We Knew Craig Watkins Was In Trouble, but Last Night Was Ugly

As in any good tragedy, Craig Watkins' tumble from his perch as Dallas County district attorney was preceded by hubris and stupidity. After badly underperforming compared with the rest of his party in his 2010 re-election win against Republican Danny Clancy, Watkins did everything possible to ensure another close race in 2014. He got one, and now, come January he'll be out of a job.

Whether it was the car wreck that Watkins secretly settled using forfeiture funds, the contempt charge saga, a bizarre debate performance or an ill-advised attempt to become the de facto boss of the Dallas County Democratic Party, Watkins consistently found new ways to shoot himself in the foot, and never raised enough money to spend his way out of it.

Tuesday, despite an awful performance across Texas and the rest of the United States, Democrats did very well in Dallas County. Wendy Davis lost the race for governor by more than 20 points, but she won by 11 in Dallas County. David Alameel, the guy most people have never heard of running against John Cornyn, won Dallas County by 3 points. Clay Jenkins -- who took on Ron Natinsky in the other major countywide race for county judge -- won, like Davis, by 11 points.

All Watkins needed to do to hang onto his seat was not run off a huge number of Democrats. He couldn't do it.

If you just look at the raw vote, the race between Watkins and his challenger Susan Hawk looks, and is, close. Hawk won by about 3,300 votes. If you look just a little deeper, Watkins performance is embarrassing.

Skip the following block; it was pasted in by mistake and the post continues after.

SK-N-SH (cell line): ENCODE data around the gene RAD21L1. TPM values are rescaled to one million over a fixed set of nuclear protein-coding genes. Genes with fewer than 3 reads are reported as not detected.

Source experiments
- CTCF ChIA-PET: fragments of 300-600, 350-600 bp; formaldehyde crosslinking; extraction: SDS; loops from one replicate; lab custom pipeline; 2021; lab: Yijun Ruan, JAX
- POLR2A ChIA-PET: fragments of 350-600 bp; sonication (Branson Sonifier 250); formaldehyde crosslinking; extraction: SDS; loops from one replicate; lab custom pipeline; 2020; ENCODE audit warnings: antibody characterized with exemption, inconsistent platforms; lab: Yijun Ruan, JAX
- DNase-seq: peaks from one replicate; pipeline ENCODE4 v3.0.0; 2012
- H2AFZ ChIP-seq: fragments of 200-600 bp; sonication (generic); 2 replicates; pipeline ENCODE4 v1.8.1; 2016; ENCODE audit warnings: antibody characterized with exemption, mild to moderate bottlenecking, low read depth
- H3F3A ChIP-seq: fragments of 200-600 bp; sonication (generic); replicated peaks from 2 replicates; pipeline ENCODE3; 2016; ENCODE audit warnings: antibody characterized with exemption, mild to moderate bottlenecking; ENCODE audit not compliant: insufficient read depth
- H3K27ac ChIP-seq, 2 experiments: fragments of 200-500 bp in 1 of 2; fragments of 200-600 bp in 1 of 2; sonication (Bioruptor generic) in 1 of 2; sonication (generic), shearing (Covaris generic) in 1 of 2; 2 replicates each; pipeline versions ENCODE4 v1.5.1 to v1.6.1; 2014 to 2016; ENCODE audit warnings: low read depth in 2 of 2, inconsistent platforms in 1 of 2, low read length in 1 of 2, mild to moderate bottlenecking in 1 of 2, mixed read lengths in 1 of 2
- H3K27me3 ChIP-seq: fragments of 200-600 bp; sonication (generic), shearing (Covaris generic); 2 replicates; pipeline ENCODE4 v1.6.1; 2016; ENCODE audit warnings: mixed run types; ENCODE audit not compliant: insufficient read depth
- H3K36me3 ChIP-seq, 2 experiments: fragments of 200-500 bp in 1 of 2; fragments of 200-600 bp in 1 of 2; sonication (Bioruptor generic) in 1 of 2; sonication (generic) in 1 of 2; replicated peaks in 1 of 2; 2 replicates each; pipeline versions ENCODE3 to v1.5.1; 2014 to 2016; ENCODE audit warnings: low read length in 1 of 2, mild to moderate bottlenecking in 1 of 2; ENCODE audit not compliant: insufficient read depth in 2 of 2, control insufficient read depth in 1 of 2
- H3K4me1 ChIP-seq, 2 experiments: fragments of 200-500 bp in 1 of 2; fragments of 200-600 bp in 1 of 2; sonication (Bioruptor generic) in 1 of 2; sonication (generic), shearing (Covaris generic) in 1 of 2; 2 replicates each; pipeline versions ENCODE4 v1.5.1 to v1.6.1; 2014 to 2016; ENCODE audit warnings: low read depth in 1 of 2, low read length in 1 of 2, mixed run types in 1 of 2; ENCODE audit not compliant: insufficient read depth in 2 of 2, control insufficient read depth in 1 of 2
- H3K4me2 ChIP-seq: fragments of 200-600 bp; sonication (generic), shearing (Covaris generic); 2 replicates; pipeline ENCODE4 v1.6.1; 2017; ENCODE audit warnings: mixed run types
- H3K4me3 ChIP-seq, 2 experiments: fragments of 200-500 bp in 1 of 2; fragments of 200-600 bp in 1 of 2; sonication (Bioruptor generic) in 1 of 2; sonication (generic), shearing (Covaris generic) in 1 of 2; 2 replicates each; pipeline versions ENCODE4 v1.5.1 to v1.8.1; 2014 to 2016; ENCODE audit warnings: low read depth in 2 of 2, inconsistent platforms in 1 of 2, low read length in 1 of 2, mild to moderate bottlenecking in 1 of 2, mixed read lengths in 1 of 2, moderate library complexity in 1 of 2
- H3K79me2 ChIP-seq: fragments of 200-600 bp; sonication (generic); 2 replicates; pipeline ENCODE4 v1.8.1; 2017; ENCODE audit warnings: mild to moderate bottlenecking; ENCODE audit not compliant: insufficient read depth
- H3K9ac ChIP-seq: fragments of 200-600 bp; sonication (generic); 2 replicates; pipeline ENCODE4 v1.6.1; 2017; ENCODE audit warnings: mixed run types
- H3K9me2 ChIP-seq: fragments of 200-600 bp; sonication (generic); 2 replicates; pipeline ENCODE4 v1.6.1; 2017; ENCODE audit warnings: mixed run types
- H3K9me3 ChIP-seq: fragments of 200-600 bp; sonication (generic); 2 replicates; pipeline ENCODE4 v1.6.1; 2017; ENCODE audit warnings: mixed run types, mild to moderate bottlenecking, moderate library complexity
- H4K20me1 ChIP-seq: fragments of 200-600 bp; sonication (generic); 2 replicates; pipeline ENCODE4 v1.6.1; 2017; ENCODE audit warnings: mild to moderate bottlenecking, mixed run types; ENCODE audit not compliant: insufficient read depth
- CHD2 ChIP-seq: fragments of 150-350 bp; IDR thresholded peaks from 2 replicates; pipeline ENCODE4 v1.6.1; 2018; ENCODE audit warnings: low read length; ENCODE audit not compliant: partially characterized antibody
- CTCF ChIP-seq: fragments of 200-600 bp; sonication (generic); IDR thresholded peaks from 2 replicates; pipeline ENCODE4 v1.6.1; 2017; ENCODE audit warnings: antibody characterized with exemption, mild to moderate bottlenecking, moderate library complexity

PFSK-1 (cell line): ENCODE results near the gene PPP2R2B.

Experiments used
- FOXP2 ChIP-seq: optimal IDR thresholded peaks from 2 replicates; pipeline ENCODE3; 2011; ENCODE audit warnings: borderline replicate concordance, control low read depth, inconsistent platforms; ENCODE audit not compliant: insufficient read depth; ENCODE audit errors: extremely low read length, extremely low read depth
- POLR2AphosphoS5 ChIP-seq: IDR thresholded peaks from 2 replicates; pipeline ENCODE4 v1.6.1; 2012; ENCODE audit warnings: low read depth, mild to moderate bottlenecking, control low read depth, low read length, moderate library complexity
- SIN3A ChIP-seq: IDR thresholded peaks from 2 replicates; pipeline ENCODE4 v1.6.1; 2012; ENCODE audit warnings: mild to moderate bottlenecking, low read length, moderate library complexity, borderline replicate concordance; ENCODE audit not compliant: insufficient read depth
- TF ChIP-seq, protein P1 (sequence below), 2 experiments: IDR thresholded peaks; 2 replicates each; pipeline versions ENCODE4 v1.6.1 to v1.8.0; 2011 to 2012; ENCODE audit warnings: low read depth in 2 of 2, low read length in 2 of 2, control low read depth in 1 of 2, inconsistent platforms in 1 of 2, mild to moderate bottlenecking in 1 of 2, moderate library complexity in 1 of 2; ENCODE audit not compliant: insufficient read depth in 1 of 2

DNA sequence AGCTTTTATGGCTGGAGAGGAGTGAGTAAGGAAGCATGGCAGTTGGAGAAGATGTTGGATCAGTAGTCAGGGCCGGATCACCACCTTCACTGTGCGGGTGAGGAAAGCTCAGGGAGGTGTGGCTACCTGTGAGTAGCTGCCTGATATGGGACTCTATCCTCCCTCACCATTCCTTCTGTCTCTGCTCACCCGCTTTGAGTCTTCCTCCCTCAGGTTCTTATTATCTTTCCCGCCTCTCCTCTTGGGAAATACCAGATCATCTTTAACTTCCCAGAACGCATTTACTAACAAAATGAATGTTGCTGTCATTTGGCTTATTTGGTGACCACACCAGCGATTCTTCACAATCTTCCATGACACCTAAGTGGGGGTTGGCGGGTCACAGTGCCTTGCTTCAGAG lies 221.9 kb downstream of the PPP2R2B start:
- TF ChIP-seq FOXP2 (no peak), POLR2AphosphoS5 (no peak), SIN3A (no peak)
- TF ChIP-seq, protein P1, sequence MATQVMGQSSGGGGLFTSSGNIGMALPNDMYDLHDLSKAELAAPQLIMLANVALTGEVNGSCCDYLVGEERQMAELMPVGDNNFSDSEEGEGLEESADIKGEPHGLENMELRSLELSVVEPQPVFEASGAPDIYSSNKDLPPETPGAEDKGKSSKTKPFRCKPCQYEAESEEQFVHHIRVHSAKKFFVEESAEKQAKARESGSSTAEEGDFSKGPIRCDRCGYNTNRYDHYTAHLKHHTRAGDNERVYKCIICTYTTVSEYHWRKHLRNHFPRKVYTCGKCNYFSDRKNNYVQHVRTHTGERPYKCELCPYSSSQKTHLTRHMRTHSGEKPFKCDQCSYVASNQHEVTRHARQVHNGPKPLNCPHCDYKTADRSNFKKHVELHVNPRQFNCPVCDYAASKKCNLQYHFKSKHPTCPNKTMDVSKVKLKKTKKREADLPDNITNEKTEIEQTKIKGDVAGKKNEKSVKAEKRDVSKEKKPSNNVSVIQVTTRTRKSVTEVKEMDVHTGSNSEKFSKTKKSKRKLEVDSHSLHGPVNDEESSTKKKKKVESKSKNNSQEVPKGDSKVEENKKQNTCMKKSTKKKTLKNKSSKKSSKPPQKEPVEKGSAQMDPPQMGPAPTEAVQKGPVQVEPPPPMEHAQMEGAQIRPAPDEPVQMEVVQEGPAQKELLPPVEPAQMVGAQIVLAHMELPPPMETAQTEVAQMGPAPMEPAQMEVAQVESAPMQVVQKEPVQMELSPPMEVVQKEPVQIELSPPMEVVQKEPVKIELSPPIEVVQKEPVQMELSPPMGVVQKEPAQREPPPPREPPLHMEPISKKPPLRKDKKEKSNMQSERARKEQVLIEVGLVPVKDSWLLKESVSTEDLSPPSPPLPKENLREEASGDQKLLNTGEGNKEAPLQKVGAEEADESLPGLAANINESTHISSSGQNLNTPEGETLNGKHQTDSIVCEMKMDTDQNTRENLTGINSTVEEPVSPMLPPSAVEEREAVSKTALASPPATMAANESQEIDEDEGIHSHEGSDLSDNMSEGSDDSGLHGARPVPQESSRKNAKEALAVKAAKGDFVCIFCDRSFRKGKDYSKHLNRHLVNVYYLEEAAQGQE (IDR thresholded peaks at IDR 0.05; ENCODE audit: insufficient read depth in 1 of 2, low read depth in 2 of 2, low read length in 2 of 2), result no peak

Nearly 74 percent of the 196,023 votes cast for Watkins came from straight-ticket voters, the yellow dog Democrats who wouldn't have voted for Hawk if Watkins said he was going to buy five new cars a week with forfeiture funds. Only 59 percent of Hawk's voters punched the rest of the Republican ticket. Hawk won split-ticket voters by almost 30,000 votes. Democrats, perhaps because Hawk used to be one, were clearly comfortable crossing party lines for Hawk.

Wade Emmert, the chairman Dallas County Republican Party, thinks voters were, basically, just done with Watkins.

"I don't think there was one specific thing. I think Republicans were motivated, they were motivated in Dallas County just like they were across the state of Texas and nationally, opposing Obama's policies," he said. "So they were motivated to get out and vote. But, two, I think it was, Watkins did have self-inflicted wounds, with his FBI investigation, his misuse, several times, of asset forfeiture funds and his power grab with the [Democratic] county chair race and the judicial races."

Watkins previous two opponents -- both current defense attorneys and former assistants of ex-Dallas District Attorney Bill Hill -- both say better times are ahead at the Dallas County Courthouse.

"I can tell you that just about everybody I've run into is elated," said Clancy. "There are some who work in the [District Attorney's] office that are a little bit nervous about the change, but change is sometimes a very good thing and I think in this case, it certainly is."

Clancy said that the shine has worn off the soon-to-be former district attorney.

"In the beginning, when he took office, he was making headlines for all the right reasons and in the end he was making headlines for all the wrong reasons."

Toby Shook, Watkins' 2006 opponent, looks for the courthouse to be happier place.

"There was a lot of tension all the time," he said of Watkins confrontational style. "You're not going to see that anymore at all down there. It needs to be a team atmosphere, and I think you'll see a good working relationship with the defense bar, the judges and the prosecutors."

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Stephen Young has written about Dallas news for the Observer since 2014. He's a Dallas native and a graduate of the University of North Texas.
Contact: Stephen Young

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